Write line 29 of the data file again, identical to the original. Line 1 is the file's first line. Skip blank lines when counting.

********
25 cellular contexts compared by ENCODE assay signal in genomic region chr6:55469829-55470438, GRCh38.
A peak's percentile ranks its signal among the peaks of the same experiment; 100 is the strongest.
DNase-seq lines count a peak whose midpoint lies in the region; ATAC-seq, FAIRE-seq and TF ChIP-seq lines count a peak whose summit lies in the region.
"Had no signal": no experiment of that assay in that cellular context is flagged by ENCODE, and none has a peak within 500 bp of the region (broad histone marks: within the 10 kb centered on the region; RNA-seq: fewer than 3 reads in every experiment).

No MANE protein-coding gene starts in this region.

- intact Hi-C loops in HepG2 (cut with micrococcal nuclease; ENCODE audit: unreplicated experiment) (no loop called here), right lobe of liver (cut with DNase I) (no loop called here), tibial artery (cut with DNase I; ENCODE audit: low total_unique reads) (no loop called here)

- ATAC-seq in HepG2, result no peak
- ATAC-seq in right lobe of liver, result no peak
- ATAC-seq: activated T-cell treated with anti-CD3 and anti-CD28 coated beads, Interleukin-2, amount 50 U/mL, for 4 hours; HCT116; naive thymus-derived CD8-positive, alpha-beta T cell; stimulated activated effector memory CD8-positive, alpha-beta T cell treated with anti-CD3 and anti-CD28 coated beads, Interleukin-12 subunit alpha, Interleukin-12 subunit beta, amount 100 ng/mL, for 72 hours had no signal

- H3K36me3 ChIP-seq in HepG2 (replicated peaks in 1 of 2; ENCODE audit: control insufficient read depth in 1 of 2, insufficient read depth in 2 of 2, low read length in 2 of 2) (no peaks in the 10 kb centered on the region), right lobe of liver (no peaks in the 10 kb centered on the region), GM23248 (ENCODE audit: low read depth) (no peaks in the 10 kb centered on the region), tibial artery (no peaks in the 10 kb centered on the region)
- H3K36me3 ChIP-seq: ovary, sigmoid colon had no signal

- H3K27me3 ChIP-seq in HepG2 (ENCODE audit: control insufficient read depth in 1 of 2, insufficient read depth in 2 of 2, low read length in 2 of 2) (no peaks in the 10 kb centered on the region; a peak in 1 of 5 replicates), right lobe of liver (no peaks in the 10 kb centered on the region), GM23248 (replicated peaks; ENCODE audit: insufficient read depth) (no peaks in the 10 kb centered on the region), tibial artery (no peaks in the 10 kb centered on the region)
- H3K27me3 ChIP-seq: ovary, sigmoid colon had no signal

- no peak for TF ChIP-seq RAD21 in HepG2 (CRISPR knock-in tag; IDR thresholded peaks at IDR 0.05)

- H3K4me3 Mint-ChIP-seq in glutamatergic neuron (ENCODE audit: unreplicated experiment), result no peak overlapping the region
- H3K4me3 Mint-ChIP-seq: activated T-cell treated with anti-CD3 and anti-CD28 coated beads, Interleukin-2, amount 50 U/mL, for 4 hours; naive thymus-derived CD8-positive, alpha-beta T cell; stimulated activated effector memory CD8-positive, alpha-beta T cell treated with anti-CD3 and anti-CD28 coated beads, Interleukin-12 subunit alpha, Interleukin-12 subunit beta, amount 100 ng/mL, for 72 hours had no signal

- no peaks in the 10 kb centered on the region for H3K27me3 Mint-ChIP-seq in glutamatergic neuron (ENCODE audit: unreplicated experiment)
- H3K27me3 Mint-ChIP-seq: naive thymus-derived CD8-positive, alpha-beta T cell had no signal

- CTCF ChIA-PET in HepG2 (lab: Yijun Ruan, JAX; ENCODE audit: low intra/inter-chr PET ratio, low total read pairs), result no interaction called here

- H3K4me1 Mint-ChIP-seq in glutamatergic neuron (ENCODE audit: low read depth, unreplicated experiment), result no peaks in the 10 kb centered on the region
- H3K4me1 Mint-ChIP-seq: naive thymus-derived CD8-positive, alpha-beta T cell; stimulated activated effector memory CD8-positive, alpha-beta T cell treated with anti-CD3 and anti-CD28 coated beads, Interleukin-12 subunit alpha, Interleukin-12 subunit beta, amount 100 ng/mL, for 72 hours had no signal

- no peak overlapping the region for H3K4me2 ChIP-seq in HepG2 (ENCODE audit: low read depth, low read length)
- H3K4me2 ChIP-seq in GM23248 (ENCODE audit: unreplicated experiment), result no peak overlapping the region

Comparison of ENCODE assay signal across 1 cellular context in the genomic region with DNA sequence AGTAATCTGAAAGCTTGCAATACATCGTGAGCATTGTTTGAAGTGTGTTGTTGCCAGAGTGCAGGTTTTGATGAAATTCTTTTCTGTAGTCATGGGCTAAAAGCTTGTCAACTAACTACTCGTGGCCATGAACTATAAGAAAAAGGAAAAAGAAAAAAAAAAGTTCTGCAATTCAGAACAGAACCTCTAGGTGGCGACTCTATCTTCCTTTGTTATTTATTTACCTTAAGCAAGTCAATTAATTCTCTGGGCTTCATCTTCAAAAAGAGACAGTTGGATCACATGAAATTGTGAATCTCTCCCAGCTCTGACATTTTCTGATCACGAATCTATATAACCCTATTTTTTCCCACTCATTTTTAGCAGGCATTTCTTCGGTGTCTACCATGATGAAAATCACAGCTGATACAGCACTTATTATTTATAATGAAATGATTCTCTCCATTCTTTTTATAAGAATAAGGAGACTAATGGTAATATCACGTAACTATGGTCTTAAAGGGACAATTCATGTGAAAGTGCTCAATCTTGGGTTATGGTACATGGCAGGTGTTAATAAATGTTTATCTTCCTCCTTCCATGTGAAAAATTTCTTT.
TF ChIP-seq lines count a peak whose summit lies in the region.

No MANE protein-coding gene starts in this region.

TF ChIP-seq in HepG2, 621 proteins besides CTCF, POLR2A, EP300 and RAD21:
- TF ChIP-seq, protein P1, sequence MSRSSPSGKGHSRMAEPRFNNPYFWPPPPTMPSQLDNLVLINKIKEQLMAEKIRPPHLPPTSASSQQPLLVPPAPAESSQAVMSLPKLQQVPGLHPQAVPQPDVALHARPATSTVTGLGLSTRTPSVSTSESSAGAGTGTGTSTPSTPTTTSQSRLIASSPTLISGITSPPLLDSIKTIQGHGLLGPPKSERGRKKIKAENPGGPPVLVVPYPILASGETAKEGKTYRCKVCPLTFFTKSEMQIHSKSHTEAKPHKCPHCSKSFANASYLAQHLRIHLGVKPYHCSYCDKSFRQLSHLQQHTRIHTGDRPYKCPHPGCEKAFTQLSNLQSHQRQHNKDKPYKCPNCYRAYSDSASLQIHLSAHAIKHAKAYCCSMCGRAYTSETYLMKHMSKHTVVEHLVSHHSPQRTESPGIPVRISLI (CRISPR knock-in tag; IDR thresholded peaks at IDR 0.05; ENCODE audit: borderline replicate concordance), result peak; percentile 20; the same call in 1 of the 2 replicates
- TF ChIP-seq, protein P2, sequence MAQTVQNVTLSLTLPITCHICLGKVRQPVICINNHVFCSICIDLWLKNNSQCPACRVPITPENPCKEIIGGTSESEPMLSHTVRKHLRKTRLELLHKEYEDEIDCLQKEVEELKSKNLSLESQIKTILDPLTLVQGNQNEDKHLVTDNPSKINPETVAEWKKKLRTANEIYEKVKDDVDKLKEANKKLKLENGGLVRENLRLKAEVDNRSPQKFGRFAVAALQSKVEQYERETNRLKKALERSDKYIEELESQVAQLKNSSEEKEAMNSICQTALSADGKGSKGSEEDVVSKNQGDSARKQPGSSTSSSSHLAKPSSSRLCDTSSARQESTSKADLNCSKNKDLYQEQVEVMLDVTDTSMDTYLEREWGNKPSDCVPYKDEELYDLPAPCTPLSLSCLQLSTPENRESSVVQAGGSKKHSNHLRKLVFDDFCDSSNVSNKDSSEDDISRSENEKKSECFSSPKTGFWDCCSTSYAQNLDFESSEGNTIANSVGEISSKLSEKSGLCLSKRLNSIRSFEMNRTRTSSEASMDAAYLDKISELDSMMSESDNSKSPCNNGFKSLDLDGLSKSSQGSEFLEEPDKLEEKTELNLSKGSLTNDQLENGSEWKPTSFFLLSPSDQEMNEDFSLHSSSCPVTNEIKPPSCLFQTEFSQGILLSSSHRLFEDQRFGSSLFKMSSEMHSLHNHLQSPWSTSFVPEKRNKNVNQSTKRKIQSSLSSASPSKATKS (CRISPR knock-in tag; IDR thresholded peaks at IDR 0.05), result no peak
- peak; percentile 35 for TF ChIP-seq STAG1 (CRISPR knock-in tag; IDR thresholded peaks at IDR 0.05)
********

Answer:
- TF ChIP-seq, protein P2, sequence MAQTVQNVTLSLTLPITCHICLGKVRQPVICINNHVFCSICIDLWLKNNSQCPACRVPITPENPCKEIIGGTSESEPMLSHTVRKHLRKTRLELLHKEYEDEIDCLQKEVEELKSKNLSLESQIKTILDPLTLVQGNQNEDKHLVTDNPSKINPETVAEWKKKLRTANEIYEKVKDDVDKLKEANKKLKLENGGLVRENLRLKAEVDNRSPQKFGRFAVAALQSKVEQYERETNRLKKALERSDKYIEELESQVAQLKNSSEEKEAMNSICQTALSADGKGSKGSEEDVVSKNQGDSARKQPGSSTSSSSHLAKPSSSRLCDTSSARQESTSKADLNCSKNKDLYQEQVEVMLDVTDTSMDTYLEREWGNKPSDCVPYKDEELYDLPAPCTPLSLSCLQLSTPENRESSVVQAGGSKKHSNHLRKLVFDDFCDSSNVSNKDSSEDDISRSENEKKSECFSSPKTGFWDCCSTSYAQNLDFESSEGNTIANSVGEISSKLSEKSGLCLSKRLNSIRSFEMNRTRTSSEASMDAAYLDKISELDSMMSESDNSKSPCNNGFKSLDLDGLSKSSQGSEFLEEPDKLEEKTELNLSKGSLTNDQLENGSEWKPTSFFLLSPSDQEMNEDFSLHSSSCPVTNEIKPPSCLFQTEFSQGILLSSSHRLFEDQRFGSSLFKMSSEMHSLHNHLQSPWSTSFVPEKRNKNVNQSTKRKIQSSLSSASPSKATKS (CRISPR knock-in tag; IDR thresholded peaks at IDR 0.05), result no peak